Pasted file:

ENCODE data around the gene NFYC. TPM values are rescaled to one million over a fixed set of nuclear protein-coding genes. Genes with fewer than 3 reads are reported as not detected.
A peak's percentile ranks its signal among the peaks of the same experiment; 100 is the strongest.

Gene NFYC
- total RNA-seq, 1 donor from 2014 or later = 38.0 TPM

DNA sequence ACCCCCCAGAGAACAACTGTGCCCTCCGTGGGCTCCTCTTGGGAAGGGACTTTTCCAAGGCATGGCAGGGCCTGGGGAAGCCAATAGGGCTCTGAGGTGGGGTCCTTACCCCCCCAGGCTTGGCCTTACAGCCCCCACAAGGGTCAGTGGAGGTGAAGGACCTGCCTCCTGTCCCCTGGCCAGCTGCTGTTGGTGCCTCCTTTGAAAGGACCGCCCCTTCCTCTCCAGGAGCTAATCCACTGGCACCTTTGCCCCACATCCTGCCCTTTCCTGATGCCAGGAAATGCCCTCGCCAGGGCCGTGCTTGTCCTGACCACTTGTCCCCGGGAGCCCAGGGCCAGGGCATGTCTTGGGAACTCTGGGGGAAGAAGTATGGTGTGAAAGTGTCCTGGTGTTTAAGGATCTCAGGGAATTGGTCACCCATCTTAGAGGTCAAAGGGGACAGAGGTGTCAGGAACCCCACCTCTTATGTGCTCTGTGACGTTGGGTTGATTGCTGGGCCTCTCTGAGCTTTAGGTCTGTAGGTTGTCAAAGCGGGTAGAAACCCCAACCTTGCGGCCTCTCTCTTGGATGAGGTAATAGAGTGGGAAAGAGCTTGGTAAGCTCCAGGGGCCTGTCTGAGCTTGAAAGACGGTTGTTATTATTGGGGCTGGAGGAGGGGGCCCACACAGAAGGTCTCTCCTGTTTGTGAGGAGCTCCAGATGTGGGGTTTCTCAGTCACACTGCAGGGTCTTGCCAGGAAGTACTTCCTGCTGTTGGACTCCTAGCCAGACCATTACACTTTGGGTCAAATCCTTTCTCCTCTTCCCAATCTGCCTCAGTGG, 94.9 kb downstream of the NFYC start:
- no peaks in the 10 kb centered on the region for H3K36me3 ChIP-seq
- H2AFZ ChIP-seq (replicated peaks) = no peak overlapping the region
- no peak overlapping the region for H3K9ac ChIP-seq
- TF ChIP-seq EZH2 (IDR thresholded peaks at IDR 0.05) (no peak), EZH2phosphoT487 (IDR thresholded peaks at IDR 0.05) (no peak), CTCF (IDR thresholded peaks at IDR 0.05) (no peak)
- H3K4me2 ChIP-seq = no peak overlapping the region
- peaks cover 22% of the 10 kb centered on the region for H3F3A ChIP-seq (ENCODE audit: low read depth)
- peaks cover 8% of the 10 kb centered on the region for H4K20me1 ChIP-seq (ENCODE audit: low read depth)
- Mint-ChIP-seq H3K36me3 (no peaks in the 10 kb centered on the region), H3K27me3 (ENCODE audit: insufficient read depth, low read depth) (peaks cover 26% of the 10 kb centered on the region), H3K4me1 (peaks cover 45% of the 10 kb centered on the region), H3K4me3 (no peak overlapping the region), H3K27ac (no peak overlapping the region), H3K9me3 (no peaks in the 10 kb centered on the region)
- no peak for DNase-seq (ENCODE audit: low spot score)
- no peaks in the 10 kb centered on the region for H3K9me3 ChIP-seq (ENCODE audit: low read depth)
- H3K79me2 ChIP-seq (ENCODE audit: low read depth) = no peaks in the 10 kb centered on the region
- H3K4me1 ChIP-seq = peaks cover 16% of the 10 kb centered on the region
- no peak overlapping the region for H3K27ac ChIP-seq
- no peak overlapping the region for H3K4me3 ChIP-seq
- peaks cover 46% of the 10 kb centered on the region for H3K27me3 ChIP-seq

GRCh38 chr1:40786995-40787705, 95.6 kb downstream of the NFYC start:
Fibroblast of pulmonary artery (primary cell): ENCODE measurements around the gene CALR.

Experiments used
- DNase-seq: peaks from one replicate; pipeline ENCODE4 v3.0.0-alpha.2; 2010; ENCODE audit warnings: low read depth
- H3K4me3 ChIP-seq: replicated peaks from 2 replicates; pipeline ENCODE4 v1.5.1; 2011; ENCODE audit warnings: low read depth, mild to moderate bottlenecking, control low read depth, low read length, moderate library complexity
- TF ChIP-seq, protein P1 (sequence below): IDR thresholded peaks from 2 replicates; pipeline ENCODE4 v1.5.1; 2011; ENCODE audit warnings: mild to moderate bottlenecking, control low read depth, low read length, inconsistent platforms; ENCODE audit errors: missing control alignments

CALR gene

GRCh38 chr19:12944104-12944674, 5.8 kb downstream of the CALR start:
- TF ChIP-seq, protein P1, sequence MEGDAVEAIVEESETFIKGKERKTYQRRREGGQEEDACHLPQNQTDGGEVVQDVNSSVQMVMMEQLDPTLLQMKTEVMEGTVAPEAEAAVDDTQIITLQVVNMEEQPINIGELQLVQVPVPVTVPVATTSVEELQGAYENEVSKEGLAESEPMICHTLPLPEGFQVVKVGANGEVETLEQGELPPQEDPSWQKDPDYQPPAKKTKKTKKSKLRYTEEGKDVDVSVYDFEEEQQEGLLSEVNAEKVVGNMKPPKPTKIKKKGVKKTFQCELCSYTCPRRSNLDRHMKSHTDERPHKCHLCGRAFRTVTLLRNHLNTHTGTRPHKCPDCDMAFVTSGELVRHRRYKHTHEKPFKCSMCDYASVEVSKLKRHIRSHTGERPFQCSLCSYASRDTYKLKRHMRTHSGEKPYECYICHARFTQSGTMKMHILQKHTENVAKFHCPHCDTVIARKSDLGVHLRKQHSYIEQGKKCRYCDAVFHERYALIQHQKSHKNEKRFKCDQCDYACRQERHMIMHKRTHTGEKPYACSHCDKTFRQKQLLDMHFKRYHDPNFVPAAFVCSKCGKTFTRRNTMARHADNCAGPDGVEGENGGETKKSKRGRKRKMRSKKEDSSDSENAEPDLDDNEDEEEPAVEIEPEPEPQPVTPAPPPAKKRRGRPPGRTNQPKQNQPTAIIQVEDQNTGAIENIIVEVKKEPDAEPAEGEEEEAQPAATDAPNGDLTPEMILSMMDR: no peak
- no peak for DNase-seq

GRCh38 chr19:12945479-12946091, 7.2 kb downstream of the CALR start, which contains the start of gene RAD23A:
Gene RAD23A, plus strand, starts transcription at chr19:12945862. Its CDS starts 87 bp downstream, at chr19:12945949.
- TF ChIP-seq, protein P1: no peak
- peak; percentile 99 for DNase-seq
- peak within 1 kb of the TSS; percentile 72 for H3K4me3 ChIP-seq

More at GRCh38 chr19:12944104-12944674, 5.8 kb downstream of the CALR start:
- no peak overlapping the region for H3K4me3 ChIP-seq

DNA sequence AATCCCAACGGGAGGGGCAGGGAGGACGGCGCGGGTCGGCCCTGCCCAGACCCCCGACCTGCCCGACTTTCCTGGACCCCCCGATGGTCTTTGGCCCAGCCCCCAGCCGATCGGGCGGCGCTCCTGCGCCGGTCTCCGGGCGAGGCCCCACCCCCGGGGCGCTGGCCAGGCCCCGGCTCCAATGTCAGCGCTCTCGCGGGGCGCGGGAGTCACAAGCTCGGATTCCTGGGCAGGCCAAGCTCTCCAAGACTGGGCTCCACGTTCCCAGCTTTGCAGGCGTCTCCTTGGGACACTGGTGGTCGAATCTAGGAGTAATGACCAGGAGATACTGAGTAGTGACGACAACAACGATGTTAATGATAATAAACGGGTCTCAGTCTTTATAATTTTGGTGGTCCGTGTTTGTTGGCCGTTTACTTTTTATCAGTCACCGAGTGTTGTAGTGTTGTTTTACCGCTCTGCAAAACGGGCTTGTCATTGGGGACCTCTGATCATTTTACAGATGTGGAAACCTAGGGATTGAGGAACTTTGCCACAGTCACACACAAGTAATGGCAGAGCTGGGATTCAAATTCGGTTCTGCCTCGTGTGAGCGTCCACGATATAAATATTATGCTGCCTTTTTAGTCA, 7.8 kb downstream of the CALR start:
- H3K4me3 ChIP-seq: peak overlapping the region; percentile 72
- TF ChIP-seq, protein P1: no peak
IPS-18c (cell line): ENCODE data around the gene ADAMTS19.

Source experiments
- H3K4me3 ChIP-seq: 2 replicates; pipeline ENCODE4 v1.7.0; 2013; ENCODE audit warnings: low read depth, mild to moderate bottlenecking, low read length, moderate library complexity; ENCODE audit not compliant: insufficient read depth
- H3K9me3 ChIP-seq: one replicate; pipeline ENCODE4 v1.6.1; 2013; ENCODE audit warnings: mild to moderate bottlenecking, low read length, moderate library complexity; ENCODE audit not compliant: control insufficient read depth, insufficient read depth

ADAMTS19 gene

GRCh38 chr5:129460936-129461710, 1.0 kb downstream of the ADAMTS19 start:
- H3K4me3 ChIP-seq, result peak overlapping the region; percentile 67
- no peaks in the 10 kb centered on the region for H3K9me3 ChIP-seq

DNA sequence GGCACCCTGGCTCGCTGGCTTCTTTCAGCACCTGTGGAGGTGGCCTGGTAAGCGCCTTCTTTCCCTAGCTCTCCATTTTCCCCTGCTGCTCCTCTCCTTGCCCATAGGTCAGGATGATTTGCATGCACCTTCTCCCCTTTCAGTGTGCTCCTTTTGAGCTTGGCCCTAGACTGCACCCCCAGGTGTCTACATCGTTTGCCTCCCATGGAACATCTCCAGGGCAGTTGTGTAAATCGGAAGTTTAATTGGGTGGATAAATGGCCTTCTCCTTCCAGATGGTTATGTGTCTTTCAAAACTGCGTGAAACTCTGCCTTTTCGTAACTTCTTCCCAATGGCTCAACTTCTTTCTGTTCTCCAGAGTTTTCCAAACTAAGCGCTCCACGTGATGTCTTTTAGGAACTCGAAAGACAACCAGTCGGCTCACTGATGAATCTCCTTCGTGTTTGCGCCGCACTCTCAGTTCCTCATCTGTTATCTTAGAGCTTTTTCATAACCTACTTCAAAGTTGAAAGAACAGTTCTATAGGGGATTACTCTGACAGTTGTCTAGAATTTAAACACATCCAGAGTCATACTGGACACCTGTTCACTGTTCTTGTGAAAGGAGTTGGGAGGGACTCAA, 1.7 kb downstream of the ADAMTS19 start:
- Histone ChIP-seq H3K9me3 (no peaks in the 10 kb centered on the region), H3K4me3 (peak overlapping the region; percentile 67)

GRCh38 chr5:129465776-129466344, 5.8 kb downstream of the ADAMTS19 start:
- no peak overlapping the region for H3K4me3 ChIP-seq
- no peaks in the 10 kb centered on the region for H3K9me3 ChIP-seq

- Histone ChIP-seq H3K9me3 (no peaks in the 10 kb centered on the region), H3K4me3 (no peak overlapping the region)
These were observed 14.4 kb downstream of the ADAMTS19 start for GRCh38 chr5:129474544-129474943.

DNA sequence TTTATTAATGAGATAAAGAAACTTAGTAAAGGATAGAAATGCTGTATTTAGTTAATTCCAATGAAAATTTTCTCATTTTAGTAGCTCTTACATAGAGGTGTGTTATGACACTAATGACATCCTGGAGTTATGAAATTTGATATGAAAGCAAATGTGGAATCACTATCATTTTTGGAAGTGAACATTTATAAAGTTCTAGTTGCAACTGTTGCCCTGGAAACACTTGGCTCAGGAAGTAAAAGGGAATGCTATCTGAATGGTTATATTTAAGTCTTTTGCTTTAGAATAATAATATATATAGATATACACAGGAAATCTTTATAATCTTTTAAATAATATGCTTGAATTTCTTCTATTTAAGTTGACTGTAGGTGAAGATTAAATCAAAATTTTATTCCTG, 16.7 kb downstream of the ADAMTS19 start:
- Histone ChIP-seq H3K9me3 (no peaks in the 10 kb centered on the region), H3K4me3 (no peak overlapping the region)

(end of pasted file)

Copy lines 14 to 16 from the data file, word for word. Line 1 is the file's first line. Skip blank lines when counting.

- no peak for DNase-seq (ENCODE audit: low spot score)
- no peaks in the 10 kb centered on the region for H3K9me3 ChIP-seq (ENCODE audit: low read depth)
- H3K79me2 ChIP-seq (ENCODE audit: low read depth) = no peaks in the 10 kb centered on the region